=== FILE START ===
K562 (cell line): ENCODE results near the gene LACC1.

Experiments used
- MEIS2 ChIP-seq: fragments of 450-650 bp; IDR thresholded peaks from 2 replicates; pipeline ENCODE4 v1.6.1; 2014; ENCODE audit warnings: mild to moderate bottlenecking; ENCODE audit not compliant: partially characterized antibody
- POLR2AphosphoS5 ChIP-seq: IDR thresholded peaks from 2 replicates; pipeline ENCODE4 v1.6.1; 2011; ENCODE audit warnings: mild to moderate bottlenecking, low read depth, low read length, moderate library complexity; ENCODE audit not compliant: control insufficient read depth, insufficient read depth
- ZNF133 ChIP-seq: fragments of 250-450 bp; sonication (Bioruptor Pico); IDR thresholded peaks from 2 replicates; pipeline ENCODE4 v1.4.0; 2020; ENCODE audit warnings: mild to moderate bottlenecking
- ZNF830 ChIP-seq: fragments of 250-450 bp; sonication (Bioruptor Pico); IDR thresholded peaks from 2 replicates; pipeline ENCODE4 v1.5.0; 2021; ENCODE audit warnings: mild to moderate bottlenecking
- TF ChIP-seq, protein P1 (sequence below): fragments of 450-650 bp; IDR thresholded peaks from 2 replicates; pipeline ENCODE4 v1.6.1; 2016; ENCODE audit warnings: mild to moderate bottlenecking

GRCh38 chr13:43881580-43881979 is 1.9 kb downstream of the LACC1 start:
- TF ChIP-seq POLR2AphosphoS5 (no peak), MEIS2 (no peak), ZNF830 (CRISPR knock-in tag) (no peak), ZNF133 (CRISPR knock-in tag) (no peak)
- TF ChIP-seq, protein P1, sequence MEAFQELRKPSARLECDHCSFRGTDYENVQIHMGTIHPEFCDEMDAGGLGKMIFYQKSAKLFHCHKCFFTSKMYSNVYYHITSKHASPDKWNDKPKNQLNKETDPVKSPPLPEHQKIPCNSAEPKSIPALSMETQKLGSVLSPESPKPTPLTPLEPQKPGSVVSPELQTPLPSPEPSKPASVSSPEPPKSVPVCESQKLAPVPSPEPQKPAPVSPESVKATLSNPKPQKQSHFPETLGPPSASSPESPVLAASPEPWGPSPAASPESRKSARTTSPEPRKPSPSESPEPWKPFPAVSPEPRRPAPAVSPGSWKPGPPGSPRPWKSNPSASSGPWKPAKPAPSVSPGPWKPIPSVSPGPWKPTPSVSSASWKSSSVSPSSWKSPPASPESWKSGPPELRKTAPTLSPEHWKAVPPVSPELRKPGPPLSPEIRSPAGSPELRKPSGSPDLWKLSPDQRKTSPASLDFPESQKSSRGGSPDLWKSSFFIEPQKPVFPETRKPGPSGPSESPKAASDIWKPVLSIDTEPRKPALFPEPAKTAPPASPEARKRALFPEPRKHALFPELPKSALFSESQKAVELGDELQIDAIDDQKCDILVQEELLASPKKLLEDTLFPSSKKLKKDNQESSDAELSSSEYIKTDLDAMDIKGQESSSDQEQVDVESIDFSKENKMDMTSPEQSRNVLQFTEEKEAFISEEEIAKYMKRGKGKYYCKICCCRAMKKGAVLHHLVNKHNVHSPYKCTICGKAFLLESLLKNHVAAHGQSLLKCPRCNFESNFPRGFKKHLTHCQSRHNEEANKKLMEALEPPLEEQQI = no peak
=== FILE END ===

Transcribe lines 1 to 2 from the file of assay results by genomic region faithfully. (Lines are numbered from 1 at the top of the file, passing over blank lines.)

K562 (cell line): ENCODE results near the gene LACC1.

Experiments used